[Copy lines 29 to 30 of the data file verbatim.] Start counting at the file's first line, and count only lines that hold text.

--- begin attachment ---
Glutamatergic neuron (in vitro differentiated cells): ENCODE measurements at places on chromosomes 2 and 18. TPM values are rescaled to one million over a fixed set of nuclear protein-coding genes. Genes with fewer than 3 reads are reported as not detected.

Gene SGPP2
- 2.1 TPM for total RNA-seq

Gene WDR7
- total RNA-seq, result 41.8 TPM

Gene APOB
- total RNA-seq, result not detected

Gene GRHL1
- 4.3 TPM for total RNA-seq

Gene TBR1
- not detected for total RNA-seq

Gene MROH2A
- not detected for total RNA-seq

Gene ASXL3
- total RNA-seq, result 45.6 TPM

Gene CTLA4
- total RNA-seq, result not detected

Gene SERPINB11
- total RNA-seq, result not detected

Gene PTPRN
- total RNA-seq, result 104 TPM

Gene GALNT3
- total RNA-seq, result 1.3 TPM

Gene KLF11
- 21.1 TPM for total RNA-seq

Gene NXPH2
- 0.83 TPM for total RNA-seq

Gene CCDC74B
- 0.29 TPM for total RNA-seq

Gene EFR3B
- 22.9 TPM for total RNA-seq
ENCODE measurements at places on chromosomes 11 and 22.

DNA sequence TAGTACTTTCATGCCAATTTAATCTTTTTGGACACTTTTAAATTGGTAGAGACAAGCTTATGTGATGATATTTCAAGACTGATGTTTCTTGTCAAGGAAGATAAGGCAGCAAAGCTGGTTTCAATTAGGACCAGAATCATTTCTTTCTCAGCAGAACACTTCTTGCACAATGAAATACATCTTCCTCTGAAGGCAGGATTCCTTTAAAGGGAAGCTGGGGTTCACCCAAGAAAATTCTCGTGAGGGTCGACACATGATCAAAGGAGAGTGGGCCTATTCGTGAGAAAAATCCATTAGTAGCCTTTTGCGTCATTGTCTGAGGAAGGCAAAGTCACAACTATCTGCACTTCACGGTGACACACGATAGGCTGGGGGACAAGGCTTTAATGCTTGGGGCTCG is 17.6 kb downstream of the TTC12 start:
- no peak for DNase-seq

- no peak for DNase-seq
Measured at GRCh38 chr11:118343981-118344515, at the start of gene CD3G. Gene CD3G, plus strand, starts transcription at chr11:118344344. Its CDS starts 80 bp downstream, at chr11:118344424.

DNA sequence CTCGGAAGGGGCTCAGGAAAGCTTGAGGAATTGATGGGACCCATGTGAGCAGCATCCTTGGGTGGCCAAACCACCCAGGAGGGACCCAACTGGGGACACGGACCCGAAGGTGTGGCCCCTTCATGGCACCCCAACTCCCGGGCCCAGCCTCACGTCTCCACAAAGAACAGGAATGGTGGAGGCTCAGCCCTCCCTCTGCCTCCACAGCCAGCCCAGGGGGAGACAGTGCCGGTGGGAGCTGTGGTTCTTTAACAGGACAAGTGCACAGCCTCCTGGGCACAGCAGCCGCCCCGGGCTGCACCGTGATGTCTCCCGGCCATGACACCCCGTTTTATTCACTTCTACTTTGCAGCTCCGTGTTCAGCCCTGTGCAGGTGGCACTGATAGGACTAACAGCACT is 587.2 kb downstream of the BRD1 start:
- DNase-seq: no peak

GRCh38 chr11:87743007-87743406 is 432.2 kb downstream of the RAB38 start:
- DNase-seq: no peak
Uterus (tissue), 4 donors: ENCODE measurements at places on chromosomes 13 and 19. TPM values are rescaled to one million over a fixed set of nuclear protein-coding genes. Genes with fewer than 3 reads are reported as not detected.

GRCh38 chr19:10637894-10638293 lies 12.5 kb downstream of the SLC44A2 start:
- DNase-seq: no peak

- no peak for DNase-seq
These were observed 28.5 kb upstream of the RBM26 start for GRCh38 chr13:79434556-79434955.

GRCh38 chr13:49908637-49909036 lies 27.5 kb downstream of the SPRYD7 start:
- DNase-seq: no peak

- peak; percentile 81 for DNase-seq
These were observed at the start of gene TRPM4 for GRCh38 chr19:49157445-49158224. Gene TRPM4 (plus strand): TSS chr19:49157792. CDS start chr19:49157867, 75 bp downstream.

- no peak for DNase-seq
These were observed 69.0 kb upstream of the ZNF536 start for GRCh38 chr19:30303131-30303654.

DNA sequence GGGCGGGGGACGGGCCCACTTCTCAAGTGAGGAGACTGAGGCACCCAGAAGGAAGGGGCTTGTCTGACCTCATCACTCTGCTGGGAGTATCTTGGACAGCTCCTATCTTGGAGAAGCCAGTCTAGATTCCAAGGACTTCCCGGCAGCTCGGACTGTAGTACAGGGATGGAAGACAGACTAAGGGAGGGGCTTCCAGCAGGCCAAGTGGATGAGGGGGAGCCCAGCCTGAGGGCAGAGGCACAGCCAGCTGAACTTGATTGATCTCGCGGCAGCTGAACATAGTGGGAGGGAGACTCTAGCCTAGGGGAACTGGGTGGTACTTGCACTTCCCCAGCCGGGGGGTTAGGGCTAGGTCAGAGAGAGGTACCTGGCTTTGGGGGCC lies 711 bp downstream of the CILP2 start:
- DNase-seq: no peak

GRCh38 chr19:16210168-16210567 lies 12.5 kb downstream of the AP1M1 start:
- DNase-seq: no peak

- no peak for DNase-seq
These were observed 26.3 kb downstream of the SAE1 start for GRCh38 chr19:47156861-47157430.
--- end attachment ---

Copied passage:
- 0.29 TPM for total RNA-seq

Gene EFR3B